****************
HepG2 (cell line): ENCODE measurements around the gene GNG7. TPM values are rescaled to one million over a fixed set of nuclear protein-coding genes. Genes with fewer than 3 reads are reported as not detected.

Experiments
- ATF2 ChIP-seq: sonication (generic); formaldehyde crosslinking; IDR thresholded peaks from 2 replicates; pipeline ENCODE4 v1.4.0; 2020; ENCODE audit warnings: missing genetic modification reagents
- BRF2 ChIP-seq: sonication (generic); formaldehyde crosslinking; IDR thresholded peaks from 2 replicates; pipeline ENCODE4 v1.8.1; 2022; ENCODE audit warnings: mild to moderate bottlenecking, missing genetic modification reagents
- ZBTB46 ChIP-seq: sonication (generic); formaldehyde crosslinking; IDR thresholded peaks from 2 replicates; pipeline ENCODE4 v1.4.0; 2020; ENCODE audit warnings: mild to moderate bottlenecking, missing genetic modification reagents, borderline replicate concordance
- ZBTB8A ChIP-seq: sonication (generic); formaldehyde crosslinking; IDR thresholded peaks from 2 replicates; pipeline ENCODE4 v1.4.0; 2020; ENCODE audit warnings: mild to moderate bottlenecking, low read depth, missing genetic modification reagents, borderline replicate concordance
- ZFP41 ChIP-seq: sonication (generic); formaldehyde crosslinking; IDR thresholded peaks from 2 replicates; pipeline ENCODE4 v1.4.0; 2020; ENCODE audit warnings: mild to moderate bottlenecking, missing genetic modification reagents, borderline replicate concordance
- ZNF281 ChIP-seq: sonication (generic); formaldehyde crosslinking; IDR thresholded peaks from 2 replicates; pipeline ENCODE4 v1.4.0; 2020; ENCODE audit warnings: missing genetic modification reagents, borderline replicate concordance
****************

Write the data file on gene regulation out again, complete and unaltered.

HepG2 (cell line): ENCODE measurements around the gene GNG7. TPM values are rescaled to one million over a fixed set of nuclear protein-coding genes. Genes with fewer than 3 reads are reported as not detected.

Experiments
- ATF2 ChIP-seq: sonication (generic); formaldehyde crosslinking; IDR thresholded peaks from 2 replicates; pipeline ENCODE4 v1.4.0; 2020; ENCODE audit warnings: missing genetic modification reagents
- BRF2 ChIP-seq: sonication (generic); formaldehyde crosslinking; IDR thresholded peaks from 2 replicates; pipeline ENCODE4 v1.8.1; 2022; ENCODE audit warnings: mild to moderate bottlenecking, missing genetic modification reagents
- ZBTB46 ChIP-seq: sonication (generic); formaldehyde crosslinking; IDR thresholded peaks from 2 replicates; pipeline ENCODE4 v1.4.0; 2020; ENCODE audit warnings: mild to moderate bottlenecking, missing genetic modification reagents, borderline replicate concordance
- ZBTB8A ChIP-seq: sonication (generic); formaldehyde crosslinking; IDR thresholded peaks from 2 replicates; pipeline ENCODE4 v1.4.0; 2020; ENCODE audit warnings: mild to moderate bottlenecking, low read depth, missing genetic modification reagents, borderline replicate concordance
- ZFP41 ChIP-seq: sonication (generic); formaldehyde crosslinking; IDR thresholded peaks from 2 replicates; pipeline ENCODE4 v1.4.0; 2020; ENCODE audit warnings: mild to moderate bottlenecking, missing genetic modification reagents, borderline replicate concordance
- ZNF281 ChIP-seq: sonication (generic); formaldehyde crosslinking; IDR thresholded peaks from 2 replicates; pipeline ENCODE4 v1.4.0; 2020; ENCODE audit warnings: missing genetic modification reagents, borderline replicate concordance